The Missoulian from Missoula, Montana on May 21, 1993 · 1
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The Missoulian from Missoula, Montana · 1

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Missoula, Montana
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Friday, May 21, 1993
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1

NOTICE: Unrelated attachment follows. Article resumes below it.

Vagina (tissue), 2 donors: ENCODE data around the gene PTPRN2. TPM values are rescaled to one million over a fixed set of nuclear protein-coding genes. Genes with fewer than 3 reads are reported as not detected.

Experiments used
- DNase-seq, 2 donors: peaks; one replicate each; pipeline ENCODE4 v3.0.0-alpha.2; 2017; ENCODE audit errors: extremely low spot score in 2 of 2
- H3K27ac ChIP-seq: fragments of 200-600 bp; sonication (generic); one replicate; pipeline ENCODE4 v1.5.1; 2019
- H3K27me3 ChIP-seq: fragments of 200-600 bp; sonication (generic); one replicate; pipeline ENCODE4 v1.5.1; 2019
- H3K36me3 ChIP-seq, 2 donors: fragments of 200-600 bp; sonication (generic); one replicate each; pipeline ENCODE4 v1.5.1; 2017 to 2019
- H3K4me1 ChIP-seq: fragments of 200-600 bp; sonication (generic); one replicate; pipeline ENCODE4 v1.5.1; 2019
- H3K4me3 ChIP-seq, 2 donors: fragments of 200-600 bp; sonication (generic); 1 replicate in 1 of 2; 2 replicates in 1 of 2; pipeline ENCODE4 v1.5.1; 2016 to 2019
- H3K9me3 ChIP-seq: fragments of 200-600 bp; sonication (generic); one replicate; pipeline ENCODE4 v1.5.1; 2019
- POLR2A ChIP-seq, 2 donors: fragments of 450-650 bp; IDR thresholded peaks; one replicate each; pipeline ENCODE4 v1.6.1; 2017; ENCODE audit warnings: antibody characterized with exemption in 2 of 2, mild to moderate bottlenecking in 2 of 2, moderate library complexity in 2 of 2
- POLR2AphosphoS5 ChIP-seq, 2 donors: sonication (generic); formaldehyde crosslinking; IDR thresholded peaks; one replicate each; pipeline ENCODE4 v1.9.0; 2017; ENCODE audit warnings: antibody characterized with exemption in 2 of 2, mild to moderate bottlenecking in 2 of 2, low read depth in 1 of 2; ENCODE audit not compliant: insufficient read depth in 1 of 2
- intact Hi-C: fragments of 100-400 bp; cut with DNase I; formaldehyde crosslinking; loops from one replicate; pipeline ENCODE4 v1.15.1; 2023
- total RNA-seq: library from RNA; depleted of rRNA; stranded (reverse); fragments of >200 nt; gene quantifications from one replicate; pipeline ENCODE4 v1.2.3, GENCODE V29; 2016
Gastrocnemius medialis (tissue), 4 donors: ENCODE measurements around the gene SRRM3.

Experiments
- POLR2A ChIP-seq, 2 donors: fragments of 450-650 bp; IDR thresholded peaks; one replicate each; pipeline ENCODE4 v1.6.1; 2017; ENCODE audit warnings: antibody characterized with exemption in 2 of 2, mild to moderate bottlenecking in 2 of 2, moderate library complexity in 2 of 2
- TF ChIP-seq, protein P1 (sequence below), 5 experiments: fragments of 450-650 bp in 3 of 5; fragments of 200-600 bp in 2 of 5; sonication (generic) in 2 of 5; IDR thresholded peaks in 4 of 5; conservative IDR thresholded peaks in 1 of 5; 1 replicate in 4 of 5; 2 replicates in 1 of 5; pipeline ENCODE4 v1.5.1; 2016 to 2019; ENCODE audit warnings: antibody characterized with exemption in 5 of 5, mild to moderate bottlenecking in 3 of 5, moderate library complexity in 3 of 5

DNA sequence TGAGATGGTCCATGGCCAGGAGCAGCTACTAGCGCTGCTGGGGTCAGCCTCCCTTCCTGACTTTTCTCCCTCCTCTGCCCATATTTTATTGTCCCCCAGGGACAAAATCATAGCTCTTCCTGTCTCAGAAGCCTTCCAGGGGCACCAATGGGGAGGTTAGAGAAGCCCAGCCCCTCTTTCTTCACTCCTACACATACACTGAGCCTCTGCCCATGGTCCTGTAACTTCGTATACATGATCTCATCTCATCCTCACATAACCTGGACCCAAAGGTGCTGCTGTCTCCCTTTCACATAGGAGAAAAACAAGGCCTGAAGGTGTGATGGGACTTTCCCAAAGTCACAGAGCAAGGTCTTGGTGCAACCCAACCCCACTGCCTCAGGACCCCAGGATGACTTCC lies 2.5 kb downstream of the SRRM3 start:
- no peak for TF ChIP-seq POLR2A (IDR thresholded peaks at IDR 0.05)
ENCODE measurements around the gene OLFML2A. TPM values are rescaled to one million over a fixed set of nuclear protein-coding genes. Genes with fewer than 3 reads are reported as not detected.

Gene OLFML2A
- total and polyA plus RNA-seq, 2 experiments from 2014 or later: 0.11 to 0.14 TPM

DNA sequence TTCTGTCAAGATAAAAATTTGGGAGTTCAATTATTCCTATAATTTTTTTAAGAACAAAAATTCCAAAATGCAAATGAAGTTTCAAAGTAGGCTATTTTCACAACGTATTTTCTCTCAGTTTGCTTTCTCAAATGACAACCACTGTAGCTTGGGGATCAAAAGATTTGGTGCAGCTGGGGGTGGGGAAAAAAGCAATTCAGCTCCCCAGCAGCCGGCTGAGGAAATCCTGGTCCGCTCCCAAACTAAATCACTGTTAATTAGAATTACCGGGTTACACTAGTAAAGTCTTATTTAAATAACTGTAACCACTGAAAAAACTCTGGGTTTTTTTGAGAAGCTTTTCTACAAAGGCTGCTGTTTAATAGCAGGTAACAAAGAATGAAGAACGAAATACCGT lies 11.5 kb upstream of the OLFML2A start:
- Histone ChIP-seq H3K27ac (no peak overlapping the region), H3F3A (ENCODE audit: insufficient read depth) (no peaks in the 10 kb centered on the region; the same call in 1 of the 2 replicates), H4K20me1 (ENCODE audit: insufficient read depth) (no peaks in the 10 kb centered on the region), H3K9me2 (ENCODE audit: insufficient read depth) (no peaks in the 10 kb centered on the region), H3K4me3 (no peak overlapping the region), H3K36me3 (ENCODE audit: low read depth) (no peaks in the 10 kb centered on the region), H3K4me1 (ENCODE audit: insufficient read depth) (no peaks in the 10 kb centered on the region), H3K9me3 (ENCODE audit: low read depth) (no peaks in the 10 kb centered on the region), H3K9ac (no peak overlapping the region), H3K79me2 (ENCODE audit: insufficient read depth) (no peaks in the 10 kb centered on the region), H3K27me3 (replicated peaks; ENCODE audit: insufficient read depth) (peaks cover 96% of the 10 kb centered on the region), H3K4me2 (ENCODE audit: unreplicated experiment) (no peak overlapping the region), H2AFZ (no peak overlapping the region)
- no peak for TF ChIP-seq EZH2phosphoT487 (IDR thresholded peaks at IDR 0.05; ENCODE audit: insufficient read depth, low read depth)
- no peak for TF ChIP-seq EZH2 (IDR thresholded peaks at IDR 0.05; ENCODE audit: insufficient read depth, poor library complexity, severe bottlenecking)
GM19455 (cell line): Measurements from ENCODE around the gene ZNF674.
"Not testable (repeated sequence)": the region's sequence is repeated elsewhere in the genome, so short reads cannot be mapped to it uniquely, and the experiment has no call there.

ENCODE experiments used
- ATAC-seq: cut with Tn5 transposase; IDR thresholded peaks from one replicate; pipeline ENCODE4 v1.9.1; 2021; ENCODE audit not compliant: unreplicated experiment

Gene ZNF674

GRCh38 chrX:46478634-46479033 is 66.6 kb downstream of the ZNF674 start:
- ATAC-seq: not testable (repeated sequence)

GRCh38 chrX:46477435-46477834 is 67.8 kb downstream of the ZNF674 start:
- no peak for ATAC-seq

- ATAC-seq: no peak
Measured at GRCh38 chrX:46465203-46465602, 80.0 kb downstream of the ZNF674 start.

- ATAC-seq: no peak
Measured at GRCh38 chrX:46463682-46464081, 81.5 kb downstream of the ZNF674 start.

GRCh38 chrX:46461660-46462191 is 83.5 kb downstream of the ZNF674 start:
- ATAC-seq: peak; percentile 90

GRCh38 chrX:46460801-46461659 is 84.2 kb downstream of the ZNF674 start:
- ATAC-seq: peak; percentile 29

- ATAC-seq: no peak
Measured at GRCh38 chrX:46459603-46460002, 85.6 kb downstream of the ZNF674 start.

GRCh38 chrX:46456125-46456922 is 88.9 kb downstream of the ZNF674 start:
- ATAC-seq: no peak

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Weather Sports MOSTLY CLOUDY with scattered showers and a few afternoon and early evening thundershowers. High 727Low 46Precip. 40 PLAYOFFS Page D1 if r ft trgy mil WJ)f nria Friday -r M M t J1 fit W" t m WL I f V jr SZ&k VT 5S? V V V V' V- V World News... RIGHT TO DIE A woman suffering from Lou Gehrig's disease made a final plea for the right to die with dignity, asking the Canadian Supreme Court on Thursday to allow her a doctor-assisted suicide. A6 Vi ' X J . ' : PRESIDENT ON TRIAL Venezuela's Supreme Court on Thursday authorized an embezzlement trial against President Carlos Andres Perez, who promised to abide by the law and predicted his name would be cleared. A6 In the Nation... FIRED STAFF A day after firing its travel office staff, the White House said Thursday a Hollywood friend of President Clinton's had complained recently that colleagues in the air charter business weren't being allowed to bid on White House trips. A9 MOTOR VOTER President Clinton signed into Jaw Thursday a landmark measure requiring states to ease voting registration, ending a hard-fought battle by Democrats and advocates for young, disabled and minority Americans. A9 Dow Jones... UP 23.25 HIGH 3,539.88 LOW 3,475.39 CLOSE 3,523.28 Market Report D6 In Montana... MONUMENTAL ACHIEVEMENT Ray Hunter has been the backbone of an effort to build a memorial honoring his son, John, and the three other Montanans killed in four U.S. military involvements since 1 983. His dream becomes a reality on Memorial Day, when the one-ton monument is dedicated at Rose Park. B1 Entertainer... pi p lllllllnm.H-iiliil t tM.Jiinirli.li.rrTtl.ii.ll.,ll..,i.l., YOU'RE SO MISSOULA... What makes a Missoula person a Missoula person? Sandals in the winter? Parkas in the spring? E5 I N D E X Advice C2 Around Missoula B3 Classified C3 Comics B6 Markets D6 Movies E6,E7 Obituaries B3 Television C2 Opinion A8,A9 A) Missoula Valley AIR QUALITY GOOD Update 728-AIRE But outlook appears dim for conservative challenge WASHINGTON (AP) - A bipartisan group of four senators pledged Thursday to fight to replace President Clinton's proposed taxes on energy and some rich people with cuts in benefits like Social Security, but House and Senate leaders predicted his package would pass almost intact. The White House and top congressional Democrats . moved swiftly against the latest challenge to Clinton's budget-cutting plan. They attacked the maverick senators' alternative in a series of news conferences in hopes of preventing it from snowballing into a major political menace. The president and leading Wafer board doubles Linda By SHERRY DEVLIN of the Missoulian The Missoula Valley Water Quality District Board on Thursday doubled the amount of money - to $100,000 - it will provide to defray the cost of sewering older Linda Vista subdivisions, hoping to convince homeowners to quickly connect to the main. But board members cautioned that the newly formed district is not interested in "hat-passing for the sewering of the Missoula Packwood can stay, panel says WASHINGTON (AP) -The Senate Rules Committee threw out a complaint seeking the ouster of Sen. Bob Packwood on sex harassment allegations Thursday, arguing members had no authority to unseat him. Packwood praised his colleagues' decision, but a lawyer for the group that brought the complaint said it showed the Senate was "out of touch with the American people." The panel voted 16-0 to reject a petition contending Packwood lied to voters about the allegations during last year's campaign and therefore was guilty of election fraud and should be ousted. The separate Ethics Committee still is investigating accusations that Packwood made unwanted sexual advances toward more than 20 women who worked for him or with him during his 24-year Senate career and tried to silence some by threatening to expose details of their personal lives. Democrats said the new proposal would hurt the poor and would be defeated. "It's basically a $40 billion shift away from wealthy Americans right onto people just above the poverty line, the elderly and the working poor," Clinton said of the proposal, which Sens. John Danforth, R-Mo., and David Bo-ren, D-Okla., introduced with two other senators. "I don't support that. I think that's a mistake." Despite conservative complaints in both chambers that the president's plan is top-heavy with (See SENATORS, Page A-10) Valley." Linda Vista is a special case, said board chairman Phil Schweber. Missoula County and its Board of Health are on orders from the state to close all septic systems and create a sewer district in the Linda Vista subdivisions closest to Miller Creek Road. Individual and community water wells in Linda Vista are being polluted by sewage. Nitrate pollution in some wells exceeds the federal drinking water limit, putting the public health at risk. AuoclalM prs SEN. BOB PACKWOOD, R-Ore., works in his Capitol Hill office Thursday. That panel has authority to recommend punishment, including expulsion, if it finds a senator violated Senate rules or standards. Packwood said he was pleased with Thursday's vote "both for myself and for the Senate. "The last thing the Senate wants to do is get into the practice of conducting autopsies on 32 elections every two years if the loser claims the winner told a lie," the Oregon Republican said in an interview with The Associated Press. if ? 1111 " -v Of" 'i V I fS i, Sm" ,. 1 ' .rrt-' "-' Energy Tax Are you for or against President Clinton's 'MT $ proposed energy tax? The telephone poll was conducted for the Affordable Energy Alliance in early May by The Prescott Group Inc. It questioned SOI Montana residents age 18 or older. Poll results carried a margin of error of plus or minus 4.4 percentage points. "We are not setting a precedent," Schweber said. "Every time sewer is laid in the Missoula Valley, people should not look to this board for money." Board member Bill Burnett, who represents the Missoula Conservation District, said he has a "real concern with mixing the public and private economies. The Water Quality District is a public entity. We are spending money on private sewer hookups." Burnett was the only board member who voted against the fit I 37 61 I i fon AGAINST I c Woman trades her testimony for immunity in spiking case By SHERRY DEVLIN of the Missoulian A Missoula conservationist has been given immunity from prosecution in exchange for her testimony against two men accused of pounding bridge spikes into trees on Idaho's Clearwater National Forest four years ago. Tracy Stone-Manning, executive director of the Five Valleys Land Trust, said she came forward with information in February after former Missoula resident John P. Blount was arrested and charged with tree spiking. U.S. Attorney Maurice Ellsworth granted Stone-Manning limited immunity in exchange for her testimony, in March before a grand jury in Boise, Idaho, and at a trial now set for June 7 in either Spokane or Moscow, Idaho. Following her grand jury testimony, the indictment against Blount was amended and expanded, and similar charges were filed against former Missoula resident Jeffrey C. Fairchild. In an interview with the Missoulian, Stone-Manning said she was approached by Blount and Fairchild in the spring of 1989, as she was walking up the steps of Rankin Hall at the University of Montana. She was an environmental studies student at the time. Montanans have problem with energy tax, poll says HELENA (AP) - Montanans think President Clinton's proposed energy tax would hurt the state's economy and cost them too much money, according to a poll released Thursday. The poll, conducted for an alliance of business and manufacturing companies that include sectors of the oil industry, found that 61 percent of those polled opposed the tax, while only 37 percent were in favor. Nearly eight of every 10 of those polls said they believed the tax would fall more heavily on low- and middle-income people than on the affluent, and 58 percent said it would slow economic 1 1 f J i-.V. a Vista sewer fund appropriation. The $100,000, spread over two years and coupled with another $100,000 from the state, will be used to provide rebates to homeowners in the most-polluted neighborhoods once they connect to the sewer main. Missoula County can create a special improvement district to bring sewer mains to Linda Vista, but homeowners must privately finance the connection from their home to the main. The rural special improvement 6n nce he was in jail, I was safe. It was time to come forward. It was my responsibility.' Tracy Stone-Manning Stone-Manning said Blount, who calls himself "Spiccr," handed her a letter addressed to the U.S. Forest Service and said, "Read this." In oftentimes-foul language, the letter declared that 500 pounds of spikes had been pounded into trees at the Post Office timber sale, on the Clearwater National Forest in Idaho. It warned the Forest Service not to try to cut the trees. Tree spiking is a form of environmental terrorism designed to block timber sales. Because they can shatter saws, tree spikes are dangerous both to loggers felling timber and to sawmill workers. Blount asked Stone-Manning to mail the letter, she said. "He said, 'Would you mail this?' I asked, 'Why won't you?' And he said, 'I don't have a stamp.' " growth and cost American jobs. Nine of every 10 polled said government spending should be cut instead of having a new energy tax applied. "Montanans are heavily dependent on energy especially energy derived from oil for their livelihoods," said Jannelle Fallan, executive director of the Montana Petroleum Association. "Our major industries, from mining to agriculture, consume great amounts of energy," she said. "And because this is a very rural state, most of us drive con (See POLL, Page A-10) ri Hice day for a spray BRENT ROSS used the sunshine Thursday afternoon to wash down one of the delivery vans at a downtown business. Friday's . weather should be much the same with sunshine and showers. THOMAS BAUERMlssoulian district wiltcost about $10,000 per home in most of the unscwered neighborhoods. The connection will run another $3,000. The Water Quality District grant will provide $1,500 rebates for some homeowners. At its meeting last month, the water board approved a one-year, $50,000 grant for the Linda Vista sewer project. That decision put the board at odds with a recom (See SEWER, Page A-10) "They were doing a lot of posturing and laughing and bragging," Stone-Manning said. "It was clear that they had really done this." From that moment forward, Stone-Manning said, her life was turned upside down. "I took the letter and thought about what to do for a few days," she said. "If I didn't mail it, I was afraid someone would get hurt. If I gave it back to Spiccr, though, I was afraid he wouldn't mail it." Ultimately, she said, she took the letter to the UM library and, using one of the university's typewriters, retyped the letter, correcting misspellings and removing some of the expletives. "I retyped it because my fingerprints were all over the original and I was scared," she said. "What I really feel, though, is that I reported a crime, although anonymously." The letter prompted federal law enforcement officials to search a home on Sherwood Street in Missoula where several Earth First activists lived. In the fall of 1989, prosecutors subpoenaed seven Missoula residents, including Stone-Manning, to appear before a grand jury to provide physical (See TESTIMONY, Page A-10)